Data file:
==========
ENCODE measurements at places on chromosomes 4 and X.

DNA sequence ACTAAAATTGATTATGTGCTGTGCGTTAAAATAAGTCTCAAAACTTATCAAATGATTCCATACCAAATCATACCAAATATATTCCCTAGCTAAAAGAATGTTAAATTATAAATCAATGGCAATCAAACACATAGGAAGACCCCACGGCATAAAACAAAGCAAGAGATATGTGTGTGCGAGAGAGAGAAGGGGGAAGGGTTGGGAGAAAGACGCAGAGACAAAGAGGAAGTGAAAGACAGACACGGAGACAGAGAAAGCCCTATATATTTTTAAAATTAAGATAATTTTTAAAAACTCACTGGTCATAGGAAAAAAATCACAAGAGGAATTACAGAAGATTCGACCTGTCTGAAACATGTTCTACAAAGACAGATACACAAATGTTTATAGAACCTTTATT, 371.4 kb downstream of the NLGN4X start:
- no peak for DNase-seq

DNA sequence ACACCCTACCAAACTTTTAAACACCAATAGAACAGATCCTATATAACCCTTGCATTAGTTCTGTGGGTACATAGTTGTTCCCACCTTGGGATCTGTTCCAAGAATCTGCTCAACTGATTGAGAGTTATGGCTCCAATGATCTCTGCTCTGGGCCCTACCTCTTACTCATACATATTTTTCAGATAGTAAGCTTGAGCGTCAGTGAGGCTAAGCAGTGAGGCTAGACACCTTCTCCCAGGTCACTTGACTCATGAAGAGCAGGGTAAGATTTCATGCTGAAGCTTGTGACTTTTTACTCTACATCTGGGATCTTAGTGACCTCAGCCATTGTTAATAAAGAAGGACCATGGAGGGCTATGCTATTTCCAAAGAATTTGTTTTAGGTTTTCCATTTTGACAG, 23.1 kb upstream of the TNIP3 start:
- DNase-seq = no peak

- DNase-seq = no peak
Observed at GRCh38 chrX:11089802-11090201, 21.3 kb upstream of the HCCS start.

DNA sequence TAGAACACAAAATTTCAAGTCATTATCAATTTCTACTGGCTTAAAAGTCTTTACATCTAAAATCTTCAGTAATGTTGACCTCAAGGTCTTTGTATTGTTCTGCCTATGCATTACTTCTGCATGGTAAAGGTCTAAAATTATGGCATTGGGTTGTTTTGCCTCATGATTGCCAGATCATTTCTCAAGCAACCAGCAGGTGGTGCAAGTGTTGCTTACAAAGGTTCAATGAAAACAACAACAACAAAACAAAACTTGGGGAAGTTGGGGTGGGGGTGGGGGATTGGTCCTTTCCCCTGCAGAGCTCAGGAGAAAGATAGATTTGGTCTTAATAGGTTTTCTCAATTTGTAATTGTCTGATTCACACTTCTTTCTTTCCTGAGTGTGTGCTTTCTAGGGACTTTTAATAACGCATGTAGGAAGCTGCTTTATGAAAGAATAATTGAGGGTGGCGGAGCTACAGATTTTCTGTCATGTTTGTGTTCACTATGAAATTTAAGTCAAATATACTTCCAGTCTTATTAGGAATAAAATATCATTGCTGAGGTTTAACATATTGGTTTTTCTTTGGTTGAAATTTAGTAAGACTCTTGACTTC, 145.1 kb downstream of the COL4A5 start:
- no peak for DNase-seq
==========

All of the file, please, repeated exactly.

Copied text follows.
ENCODE measurements at places on chromosomes 4 and X.

DNA sequence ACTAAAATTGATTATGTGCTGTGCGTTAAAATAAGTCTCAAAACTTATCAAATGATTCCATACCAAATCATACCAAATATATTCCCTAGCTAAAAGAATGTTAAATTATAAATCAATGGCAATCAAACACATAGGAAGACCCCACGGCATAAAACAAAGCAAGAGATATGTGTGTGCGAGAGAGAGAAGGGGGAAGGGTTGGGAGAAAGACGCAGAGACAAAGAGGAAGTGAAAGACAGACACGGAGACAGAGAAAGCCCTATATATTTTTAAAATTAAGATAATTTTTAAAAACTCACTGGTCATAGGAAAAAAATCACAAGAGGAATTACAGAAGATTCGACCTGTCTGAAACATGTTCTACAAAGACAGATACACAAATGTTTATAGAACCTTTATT, 371.4 kb downstream of the NLGN4X start:
- no peak for DNase-seq

DNA sequence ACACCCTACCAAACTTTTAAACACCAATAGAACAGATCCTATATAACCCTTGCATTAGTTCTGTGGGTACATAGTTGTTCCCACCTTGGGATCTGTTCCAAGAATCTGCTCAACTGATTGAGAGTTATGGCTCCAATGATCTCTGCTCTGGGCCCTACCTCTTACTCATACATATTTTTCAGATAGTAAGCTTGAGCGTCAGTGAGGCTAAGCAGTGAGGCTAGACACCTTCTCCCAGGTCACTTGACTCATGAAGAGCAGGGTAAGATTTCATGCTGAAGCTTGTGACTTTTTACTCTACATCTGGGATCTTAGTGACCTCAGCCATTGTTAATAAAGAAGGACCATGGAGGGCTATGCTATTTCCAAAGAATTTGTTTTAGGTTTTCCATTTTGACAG, 23.1 kb upstream of the TNIP3 start:
- DNase-seq = no peak

- DNase-seq = no peak
Observed at GRCh38 chrX:11089802-11090201, 21.3 kb upstream of the HCCS start.

DNA sequence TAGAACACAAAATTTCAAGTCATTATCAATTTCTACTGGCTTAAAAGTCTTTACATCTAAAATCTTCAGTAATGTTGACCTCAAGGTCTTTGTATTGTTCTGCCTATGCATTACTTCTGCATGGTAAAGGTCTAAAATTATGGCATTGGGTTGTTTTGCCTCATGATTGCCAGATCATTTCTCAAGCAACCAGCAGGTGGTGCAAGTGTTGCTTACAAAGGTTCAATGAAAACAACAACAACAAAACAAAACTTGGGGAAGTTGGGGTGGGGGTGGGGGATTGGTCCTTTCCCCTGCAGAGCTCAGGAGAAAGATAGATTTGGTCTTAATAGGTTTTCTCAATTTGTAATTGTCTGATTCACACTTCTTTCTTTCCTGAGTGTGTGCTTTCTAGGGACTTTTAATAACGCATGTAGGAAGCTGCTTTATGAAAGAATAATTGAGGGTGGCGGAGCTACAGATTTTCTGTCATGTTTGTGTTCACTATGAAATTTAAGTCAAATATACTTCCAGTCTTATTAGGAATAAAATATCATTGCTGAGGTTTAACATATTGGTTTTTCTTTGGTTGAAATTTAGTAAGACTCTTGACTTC, 145.1 kb downstream of the COL4A5 start:
- no peak for DNase-seq